Oh, by the way, this is what Shubert’s ice cream looks like when it’s gone:

My empty ice cream container from Shubert's.



• Friday, November 25th, 2011

Glyph of the word 'aeiu'.


  • (v.) to enter, to go into
  • (prep.) into

Aeiu ia, talima!
“Enter, human!”


Here’s another shot of Keli enjoying the tower she got from her auntie Sylvia Sotomayor:

Keli in the middle part of her new little house.

She loves the top, loves the middle (which is where she is in this picture), loves the little ball toy, loves the rope-wrapped pole—just loves every little bit of it! Christmas came early for her this year.

My hope is that familiarity with this new piece of cat furniture will soften her to the other one we got for her that she won’t touch. We’ll see…


• Wednesday, November 9th, 2011

Glyph of the word 'ae'.


  • (part.) cooccurs with a singular subject that is different from the previous subject in the discourse, but which, otherwise, is not new to the discourse

Ka nu’e ei ie alama kae mamaka i’i!
“I picked up the sand crab and he pinched me!”

Notes: Today’s word is a grammatical word, but I hadn’t done it yet, so I figured today was as good a day as any.

As I mentioned previously, in Kamakawi there are switch-reference markers that occur sentence-initially. These tell the hearer the status of the subject: whether it’s brand new to the discourse, whether it’s the same as the subject of the previous sentence, or, in this case, if it comes from somewhere else in the discourse other than the subject position.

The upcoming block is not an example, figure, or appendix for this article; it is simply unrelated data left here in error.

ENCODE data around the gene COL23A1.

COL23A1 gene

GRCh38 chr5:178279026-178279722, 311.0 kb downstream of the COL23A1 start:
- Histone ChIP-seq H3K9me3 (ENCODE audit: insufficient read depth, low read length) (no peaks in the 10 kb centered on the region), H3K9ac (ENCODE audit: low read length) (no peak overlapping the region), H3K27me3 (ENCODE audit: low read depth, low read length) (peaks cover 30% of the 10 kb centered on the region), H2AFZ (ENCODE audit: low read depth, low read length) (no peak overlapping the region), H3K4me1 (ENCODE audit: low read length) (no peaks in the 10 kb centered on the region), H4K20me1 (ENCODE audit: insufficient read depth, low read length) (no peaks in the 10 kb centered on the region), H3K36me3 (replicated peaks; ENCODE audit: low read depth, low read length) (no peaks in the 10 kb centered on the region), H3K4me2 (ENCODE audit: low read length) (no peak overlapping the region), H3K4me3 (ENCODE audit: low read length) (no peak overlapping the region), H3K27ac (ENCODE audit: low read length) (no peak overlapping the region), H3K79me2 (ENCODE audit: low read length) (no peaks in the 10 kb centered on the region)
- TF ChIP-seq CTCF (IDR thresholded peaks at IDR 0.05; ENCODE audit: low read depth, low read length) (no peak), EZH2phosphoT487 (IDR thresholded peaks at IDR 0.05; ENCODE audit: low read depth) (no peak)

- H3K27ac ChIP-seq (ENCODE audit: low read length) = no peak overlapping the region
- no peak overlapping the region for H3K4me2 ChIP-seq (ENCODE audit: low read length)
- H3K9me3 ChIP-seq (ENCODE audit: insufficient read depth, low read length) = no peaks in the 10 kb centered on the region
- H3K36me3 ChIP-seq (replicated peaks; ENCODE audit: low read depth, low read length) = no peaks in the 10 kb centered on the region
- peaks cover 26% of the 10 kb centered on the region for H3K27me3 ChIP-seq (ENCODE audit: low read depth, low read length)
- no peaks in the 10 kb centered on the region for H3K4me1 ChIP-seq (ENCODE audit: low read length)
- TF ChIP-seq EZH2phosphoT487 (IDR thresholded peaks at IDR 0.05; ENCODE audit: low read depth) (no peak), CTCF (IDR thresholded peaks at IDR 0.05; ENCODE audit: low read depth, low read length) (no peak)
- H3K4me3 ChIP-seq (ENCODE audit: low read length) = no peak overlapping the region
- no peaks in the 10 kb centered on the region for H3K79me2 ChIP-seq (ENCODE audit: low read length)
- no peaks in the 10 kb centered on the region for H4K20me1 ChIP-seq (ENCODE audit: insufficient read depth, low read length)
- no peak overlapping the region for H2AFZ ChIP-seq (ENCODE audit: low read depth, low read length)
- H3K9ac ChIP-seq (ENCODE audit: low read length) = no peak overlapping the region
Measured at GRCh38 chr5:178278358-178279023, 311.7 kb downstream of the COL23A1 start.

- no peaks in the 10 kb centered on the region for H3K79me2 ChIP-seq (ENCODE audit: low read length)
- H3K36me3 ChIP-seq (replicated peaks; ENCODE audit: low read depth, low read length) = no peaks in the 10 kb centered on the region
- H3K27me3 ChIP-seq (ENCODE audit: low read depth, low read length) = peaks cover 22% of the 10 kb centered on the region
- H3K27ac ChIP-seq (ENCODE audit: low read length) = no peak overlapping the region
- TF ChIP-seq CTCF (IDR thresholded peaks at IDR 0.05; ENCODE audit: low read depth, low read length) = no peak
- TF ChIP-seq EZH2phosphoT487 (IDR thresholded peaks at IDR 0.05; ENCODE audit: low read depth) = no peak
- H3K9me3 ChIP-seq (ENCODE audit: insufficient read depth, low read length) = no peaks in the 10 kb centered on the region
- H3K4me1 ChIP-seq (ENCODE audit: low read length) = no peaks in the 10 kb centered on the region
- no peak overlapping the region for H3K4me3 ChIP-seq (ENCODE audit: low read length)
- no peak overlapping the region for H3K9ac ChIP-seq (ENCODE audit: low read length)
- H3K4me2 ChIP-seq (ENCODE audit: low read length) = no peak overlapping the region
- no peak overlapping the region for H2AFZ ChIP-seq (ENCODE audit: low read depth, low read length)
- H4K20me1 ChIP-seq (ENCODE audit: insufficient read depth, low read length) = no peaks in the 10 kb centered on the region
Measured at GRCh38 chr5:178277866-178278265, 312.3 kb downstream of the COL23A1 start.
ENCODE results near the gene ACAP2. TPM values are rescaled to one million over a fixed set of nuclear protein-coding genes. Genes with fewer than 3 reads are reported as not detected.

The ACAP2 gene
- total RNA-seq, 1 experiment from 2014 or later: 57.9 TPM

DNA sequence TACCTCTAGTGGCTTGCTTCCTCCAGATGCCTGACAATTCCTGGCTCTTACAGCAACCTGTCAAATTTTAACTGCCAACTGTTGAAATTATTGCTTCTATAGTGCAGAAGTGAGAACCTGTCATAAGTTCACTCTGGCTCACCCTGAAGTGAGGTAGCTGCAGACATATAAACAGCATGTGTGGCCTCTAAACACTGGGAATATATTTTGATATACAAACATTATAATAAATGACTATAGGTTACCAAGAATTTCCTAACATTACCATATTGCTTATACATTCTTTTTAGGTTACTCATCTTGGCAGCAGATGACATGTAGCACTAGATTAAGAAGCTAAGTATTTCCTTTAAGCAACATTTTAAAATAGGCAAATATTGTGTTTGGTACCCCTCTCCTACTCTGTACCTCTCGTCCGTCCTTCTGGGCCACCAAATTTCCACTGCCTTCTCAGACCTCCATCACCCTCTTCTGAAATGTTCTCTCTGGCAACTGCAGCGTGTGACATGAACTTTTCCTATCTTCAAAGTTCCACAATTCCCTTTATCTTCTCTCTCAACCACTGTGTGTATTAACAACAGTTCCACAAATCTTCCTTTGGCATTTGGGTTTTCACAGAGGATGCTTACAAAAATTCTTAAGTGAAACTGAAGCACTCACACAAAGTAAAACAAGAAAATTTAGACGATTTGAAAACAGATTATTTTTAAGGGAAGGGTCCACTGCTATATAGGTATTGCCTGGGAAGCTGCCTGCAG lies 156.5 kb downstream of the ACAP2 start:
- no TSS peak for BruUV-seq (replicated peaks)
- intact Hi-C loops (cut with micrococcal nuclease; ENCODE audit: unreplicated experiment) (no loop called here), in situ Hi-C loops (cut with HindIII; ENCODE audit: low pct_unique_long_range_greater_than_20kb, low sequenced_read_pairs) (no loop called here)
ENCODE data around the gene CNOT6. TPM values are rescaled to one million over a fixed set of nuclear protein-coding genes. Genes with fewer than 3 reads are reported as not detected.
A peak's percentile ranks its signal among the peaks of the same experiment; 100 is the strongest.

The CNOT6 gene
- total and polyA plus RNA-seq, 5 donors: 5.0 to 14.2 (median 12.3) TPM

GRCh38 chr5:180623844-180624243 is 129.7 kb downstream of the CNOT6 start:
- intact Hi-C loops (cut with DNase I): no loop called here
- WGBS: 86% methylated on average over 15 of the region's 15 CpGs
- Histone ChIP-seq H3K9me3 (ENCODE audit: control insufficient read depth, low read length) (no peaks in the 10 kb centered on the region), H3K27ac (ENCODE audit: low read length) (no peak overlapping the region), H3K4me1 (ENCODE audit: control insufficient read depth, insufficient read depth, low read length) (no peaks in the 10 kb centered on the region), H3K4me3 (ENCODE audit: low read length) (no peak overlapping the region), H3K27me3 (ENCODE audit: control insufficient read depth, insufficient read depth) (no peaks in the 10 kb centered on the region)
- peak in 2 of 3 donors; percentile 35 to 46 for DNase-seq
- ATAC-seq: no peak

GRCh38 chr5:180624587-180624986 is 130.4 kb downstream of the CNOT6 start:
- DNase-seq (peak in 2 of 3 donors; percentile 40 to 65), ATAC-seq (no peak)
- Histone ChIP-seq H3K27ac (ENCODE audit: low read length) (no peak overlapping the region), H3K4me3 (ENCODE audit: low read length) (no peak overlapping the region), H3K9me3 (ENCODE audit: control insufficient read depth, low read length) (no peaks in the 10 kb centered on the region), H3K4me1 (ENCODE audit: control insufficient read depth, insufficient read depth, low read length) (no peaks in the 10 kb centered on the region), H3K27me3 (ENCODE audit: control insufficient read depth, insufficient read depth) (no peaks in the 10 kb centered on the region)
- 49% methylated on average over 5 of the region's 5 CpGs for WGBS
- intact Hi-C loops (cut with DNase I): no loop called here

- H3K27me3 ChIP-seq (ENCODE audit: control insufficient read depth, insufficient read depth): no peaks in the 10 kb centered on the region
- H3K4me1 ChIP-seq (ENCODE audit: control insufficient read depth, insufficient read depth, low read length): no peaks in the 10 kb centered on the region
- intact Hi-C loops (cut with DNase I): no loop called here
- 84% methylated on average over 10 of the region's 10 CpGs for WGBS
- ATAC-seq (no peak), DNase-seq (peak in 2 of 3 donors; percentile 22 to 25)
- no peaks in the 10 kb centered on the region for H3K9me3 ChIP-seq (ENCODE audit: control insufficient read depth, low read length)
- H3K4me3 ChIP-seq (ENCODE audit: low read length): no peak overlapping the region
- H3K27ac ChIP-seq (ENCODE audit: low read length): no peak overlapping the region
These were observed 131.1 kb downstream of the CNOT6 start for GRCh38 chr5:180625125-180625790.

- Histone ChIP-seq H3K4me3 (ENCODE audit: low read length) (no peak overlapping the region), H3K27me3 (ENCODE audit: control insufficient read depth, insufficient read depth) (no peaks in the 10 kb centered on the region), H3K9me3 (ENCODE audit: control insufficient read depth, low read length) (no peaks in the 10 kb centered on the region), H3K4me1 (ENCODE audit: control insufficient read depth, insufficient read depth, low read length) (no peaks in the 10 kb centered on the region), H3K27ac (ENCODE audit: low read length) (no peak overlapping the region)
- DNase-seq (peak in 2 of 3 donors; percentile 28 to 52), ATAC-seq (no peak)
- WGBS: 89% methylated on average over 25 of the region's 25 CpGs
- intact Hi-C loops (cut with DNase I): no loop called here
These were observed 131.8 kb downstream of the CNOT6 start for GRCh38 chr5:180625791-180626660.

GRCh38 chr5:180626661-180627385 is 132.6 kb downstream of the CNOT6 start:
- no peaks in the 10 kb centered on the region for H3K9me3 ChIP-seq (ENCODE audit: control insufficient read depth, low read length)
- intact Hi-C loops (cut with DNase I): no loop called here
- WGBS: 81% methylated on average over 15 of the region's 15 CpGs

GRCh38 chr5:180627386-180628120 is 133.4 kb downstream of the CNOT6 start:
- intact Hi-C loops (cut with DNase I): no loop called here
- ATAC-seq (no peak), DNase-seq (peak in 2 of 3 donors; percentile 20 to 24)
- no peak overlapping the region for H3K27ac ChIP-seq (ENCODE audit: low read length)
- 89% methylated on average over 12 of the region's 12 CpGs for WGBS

The place to use such a marker is exactly as shown above. In the example, alama, the sand crab, is the object of the sentence (it gets picked up). It then serves as the subject of the next clause, so you use ae (or, in this case, kae, since it’s in the past tense) to let the hearer know. And then, since the subject is clear, you can drop it and don’t need to use a pronoun to refer to it, either. This is one of the things that helps to shorten up Kamakawi sentences.

I’m still trying to figure out how to present the writing of the grammatical bits, but I don’t think it’s going to happen, since I’m going with one word a day (or, actually kae is one word, even though it’s written with two glyphs…). Essentially, though, using kae as an example, you write it with two glyphs: the past tense glyph and then the glyph for ae. But you can still use the past tense glyph by itself where it stands for ka (though to be maximally clear, it’s best to use the past tense glyph along with the switch-subject glyph, which is required when there’s a new plural subject in the past). It seems a lot more confusing than it is. Maybe I should actually add something to the actual Kamakawi webpages… (Something I haven’t done in ages.)